Thank you to the RSC for letting us have an insight into their world and teaching us lots of useful techniques in the process. They assured us they’ll be continuing their relationship with the amateur world so watch this space! 

Thanks Ruth; sounds similar to some of the stuff we got to do. I can only say that if they had as much fun and learned as much as we have done over the last year then they will have been very fortunate indeed.

So that’s everything up to date and tidied away ready for the final big push which begins imminently. It is with not a little trepidation that we look forward to the next couple of weeks but as the preparation has been long and thorough we can do so with a degree of confidence ( he said with fingers crossed while touching a piece of wood and clutching a lucky piece of heather). Look out for even more regular updates on the blog in the big week next week as you continue to share this wonderful experience with us. As Adam said above…”Charge!”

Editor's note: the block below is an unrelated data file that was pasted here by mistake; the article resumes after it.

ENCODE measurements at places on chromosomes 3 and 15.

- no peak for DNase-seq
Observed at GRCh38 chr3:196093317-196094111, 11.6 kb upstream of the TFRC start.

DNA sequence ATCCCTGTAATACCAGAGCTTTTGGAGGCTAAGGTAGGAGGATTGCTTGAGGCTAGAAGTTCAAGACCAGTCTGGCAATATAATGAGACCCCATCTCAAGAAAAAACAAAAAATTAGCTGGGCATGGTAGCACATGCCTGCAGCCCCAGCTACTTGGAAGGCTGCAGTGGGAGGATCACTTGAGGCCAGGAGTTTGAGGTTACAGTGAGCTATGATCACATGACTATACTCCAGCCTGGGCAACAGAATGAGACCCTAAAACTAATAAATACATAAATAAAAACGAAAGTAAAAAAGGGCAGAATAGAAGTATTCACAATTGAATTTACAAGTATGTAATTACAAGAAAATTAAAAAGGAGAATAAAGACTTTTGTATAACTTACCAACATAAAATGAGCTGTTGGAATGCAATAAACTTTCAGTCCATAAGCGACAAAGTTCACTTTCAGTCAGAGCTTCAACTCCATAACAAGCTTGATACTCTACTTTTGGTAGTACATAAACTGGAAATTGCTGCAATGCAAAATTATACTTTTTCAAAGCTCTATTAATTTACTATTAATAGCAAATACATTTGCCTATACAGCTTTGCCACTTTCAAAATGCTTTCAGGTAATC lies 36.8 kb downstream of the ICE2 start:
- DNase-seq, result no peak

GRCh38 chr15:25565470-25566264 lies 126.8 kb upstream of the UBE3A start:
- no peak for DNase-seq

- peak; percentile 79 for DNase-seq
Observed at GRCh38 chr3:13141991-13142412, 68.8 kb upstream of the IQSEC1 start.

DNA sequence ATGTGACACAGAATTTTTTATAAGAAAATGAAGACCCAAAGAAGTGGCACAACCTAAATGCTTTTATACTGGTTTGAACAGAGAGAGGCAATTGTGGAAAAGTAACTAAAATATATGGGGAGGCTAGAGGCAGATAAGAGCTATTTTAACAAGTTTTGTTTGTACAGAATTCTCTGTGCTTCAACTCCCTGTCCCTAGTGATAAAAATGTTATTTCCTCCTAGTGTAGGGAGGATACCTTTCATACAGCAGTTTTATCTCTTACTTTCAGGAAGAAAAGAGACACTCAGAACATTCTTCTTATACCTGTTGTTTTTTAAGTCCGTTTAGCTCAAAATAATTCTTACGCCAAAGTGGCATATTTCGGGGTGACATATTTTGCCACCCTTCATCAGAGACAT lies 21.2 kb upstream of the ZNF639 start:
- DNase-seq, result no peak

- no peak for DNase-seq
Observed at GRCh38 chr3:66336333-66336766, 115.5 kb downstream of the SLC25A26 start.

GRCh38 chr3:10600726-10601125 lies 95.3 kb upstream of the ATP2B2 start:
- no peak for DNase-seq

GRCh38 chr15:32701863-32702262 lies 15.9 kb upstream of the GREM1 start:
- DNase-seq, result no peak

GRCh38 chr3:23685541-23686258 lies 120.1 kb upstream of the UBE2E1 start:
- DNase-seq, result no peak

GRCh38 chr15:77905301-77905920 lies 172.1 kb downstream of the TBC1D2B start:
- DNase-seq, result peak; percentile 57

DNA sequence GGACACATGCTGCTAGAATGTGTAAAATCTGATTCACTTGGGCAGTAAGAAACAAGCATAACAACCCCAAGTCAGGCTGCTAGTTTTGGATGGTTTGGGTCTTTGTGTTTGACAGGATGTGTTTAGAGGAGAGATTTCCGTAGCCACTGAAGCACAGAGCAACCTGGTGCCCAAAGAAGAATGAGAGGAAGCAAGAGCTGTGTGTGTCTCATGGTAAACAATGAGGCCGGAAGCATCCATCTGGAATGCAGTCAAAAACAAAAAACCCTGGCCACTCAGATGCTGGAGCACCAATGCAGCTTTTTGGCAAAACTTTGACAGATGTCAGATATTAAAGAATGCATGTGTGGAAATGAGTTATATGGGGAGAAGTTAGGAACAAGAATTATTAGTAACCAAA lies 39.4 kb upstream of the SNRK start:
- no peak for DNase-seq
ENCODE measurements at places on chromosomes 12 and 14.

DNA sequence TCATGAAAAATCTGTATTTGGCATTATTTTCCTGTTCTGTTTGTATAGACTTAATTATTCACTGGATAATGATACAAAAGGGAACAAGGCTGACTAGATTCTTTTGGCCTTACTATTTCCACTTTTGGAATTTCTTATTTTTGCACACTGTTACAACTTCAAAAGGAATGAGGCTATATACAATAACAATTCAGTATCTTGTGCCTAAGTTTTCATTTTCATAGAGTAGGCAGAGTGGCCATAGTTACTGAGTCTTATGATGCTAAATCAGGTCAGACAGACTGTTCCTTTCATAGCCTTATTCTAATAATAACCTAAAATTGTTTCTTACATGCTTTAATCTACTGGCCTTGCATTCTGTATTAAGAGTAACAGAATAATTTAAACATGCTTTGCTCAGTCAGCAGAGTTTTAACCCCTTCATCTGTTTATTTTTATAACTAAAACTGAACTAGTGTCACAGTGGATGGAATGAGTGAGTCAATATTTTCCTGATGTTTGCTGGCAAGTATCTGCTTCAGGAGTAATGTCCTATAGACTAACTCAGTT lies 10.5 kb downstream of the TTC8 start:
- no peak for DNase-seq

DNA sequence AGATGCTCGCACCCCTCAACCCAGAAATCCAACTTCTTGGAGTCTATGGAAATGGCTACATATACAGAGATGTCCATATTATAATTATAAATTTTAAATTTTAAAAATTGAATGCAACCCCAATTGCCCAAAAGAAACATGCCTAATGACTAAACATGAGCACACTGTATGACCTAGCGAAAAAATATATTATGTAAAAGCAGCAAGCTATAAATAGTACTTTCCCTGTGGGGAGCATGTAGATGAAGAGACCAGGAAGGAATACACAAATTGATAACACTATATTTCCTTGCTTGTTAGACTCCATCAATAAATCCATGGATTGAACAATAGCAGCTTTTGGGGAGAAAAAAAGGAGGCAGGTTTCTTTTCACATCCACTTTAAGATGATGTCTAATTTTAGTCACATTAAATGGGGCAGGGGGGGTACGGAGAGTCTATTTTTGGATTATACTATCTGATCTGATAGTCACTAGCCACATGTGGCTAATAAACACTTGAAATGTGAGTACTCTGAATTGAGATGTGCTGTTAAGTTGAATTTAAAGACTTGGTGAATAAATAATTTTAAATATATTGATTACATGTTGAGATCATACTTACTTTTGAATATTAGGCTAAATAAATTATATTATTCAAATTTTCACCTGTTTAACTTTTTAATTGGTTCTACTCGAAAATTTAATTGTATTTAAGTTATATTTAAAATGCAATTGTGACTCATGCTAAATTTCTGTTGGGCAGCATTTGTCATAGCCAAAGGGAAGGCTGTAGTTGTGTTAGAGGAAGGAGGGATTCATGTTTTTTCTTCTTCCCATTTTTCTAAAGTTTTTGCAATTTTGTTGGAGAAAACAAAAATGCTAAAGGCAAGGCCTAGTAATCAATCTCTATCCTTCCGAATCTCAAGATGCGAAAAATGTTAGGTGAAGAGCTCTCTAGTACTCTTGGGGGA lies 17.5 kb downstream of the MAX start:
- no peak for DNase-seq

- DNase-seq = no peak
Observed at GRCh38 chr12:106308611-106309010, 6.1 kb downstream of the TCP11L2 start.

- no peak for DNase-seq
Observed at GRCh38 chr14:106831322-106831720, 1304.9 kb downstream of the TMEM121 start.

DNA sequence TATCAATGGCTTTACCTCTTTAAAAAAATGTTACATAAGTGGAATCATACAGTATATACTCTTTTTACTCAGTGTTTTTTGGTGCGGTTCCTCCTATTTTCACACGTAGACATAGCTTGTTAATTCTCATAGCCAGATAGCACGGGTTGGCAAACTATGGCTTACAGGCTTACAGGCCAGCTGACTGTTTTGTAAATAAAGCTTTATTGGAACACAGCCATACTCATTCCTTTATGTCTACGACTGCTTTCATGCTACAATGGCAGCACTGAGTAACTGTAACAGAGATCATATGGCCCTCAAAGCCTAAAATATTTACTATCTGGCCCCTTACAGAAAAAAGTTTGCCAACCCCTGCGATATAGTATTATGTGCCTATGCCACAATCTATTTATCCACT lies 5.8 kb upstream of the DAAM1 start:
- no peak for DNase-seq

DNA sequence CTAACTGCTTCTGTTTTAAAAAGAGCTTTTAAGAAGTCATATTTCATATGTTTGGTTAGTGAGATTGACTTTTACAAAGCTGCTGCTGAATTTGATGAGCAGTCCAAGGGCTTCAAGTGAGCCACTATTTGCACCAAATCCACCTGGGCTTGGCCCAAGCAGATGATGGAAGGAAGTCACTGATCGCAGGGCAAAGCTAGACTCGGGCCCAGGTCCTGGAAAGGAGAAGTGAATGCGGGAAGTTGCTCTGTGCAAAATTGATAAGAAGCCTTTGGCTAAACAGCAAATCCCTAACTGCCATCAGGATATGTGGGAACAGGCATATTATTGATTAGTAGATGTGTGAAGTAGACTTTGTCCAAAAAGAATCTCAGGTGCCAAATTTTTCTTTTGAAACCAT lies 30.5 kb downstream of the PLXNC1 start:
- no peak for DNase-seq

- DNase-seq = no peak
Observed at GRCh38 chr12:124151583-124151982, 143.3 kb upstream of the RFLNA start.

This week the  production is  at the Hall for Cornwall in Truro– click on the image below to reveal full details.

Truro


 Tower Theatre‘s curent production is:

London

Evenings at 7.30 Tuesday 17th – Saturday 21st May

Matinées at 1.00 Thursday May 19th & Saturday May 21st

The Tower Theatre performing with the Royal Shakespeare Company at The Barbican

The calm before…